Dr. Jim Shelton's Pearls: Contraceptive Implants for Young Women

Jim Shelton

CCP | Editor-in-Chief, Global Health Science & Practice

Dr. Jim Shelton's Pearls is an occasional series by USAID’s Global Health Science Advisor that answers commonly asked questions about family planning. 

Question:  Contraceptive implants are becoming very popular in our program here [at USAID], but we are especially concerned about unintended pregnancy among young women. Do you think they are suitable and popular for young women?

Answer:  Definitely. For example, a recent study from Kenya offered implants to women 18-24 who specifically came to the clinic seeking an injectable or oral contraceptives. About a quarter (97 of 396) of those young women eligible, chose implants. The results were remarkable:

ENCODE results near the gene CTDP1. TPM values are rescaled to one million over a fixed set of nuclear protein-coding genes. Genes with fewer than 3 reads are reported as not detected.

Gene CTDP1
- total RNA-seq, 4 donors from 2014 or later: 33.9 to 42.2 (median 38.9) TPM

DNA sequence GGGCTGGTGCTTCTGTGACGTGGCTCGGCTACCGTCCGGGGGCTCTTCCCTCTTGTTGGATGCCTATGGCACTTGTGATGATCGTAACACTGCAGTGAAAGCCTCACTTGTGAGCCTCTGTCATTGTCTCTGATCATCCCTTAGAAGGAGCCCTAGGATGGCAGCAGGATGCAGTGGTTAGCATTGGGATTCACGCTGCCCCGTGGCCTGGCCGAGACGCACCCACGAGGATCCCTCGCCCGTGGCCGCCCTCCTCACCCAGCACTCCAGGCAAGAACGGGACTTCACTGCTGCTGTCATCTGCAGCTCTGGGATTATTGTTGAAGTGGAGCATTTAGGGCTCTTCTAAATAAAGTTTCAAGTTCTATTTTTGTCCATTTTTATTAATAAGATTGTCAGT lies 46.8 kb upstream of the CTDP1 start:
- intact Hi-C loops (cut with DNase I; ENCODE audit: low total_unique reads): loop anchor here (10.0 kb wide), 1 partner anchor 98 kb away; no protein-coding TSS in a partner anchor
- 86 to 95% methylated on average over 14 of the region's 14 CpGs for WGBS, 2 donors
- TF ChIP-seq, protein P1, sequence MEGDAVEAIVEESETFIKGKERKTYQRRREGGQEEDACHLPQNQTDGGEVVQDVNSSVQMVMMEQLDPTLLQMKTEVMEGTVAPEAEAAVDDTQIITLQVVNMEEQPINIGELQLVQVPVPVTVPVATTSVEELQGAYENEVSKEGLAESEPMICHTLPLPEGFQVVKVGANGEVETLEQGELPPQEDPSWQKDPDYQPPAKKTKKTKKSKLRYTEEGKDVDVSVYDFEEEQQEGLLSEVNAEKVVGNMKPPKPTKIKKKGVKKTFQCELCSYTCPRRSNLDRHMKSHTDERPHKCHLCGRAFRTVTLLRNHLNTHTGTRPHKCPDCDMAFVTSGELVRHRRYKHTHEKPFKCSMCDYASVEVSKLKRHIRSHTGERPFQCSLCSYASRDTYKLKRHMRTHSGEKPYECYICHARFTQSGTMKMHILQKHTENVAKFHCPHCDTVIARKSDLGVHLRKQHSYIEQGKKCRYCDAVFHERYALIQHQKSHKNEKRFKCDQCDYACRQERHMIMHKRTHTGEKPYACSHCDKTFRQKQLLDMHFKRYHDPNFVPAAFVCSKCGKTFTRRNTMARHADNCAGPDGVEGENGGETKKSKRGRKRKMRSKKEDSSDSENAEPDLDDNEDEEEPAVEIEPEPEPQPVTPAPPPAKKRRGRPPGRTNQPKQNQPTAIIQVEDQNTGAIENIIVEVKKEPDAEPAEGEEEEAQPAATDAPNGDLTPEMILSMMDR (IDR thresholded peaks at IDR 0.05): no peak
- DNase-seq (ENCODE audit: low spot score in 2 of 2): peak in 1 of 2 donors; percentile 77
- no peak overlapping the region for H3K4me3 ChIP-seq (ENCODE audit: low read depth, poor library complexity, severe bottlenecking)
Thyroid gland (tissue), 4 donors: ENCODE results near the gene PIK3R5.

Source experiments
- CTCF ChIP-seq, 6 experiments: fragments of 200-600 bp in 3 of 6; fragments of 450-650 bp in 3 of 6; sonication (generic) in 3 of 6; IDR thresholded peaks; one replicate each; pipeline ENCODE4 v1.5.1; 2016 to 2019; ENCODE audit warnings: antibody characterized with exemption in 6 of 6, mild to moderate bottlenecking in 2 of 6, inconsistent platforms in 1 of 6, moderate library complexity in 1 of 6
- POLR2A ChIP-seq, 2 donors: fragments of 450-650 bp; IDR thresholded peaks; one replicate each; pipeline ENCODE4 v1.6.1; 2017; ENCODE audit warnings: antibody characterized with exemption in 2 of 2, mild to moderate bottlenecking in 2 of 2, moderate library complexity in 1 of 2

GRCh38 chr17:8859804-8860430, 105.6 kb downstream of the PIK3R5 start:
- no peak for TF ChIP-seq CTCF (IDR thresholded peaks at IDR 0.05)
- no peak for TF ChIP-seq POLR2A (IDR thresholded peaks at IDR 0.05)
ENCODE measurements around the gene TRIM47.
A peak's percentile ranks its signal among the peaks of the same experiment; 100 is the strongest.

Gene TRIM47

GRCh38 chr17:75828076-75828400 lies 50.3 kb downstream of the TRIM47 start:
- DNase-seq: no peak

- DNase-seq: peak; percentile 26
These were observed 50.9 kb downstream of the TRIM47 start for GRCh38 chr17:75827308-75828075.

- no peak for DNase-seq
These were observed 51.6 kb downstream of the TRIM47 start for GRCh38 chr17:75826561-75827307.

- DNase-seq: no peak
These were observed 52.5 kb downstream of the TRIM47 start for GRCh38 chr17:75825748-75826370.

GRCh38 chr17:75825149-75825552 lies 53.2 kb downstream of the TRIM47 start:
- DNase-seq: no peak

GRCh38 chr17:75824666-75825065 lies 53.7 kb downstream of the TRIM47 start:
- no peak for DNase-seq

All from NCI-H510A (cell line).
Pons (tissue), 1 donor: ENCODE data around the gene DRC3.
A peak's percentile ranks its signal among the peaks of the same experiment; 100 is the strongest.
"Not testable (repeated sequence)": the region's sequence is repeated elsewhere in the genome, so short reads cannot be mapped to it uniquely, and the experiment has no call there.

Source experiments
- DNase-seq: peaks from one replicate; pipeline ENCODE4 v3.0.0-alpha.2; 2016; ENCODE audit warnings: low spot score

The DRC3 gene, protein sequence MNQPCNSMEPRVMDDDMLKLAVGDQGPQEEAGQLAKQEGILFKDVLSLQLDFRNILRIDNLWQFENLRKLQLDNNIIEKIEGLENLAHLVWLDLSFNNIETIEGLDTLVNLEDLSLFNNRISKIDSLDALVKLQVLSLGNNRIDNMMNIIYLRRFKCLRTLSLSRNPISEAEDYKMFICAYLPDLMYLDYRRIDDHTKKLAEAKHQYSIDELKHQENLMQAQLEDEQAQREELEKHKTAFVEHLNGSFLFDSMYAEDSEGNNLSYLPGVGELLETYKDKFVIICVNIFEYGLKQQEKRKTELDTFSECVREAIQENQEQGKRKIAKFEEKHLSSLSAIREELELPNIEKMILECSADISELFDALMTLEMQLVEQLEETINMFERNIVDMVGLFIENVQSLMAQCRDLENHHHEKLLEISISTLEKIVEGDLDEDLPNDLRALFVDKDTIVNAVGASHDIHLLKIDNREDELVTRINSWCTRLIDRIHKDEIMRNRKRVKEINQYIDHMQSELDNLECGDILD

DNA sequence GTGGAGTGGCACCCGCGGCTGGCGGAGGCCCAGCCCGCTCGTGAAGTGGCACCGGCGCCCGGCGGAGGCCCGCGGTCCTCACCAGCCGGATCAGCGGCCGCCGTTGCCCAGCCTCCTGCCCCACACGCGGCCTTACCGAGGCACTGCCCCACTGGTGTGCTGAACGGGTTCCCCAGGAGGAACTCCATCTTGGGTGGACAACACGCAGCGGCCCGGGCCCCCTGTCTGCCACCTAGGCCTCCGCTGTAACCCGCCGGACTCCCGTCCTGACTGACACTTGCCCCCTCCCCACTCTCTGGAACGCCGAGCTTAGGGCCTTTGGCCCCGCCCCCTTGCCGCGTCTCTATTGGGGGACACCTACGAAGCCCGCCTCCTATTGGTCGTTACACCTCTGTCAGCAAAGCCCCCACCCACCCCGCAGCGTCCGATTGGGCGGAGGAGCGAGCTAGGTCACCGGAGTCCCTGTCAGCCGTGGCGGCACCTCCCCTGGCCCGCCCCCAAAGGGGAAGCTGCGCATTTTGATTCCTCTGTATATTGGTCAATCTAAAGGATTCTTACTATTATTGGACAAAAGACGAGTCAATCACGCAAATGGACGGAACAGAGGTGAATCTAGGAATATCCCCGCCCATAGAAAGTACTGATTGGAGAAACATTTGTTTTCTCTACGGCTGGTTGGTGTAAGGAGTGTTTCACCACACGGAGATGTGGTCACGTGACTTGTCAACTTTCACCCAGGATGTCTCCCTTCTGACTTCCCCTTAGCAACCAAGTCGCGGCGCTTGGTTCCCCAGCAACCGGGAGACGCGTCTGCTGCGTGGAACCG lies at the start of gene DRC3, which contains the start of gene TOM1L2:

• At 18 months, continuation was 79%, versus 57% for those selecting oral contraceptives or injectables.
  • There were no unintended pregancies reported among those choosing implants, versus an 8.5% unintended pregnancy rate at 18 months for those selecting oral contraceptives or injectables.

These results are notable because they reflect a pretty realistic situation:

  • It took place in pretty typical Nairobi clinic.
  • It did not reflect the very intensive intervention often seen in clinical trials and there was no special intensive follow-up schedule.

The young women in the two groups were similar in that they all had to have come to the clinic intending to use either oral contraceptives or the injectable. And the investigators controlled for factors such as education in the analysis. Still, those selecting implants may have been more motivated in some way. Nevertheless, the high proportion choosing implants, the excellent continuation, and the lack of unintended pregnancy are remarkable.

Review the study manuscript.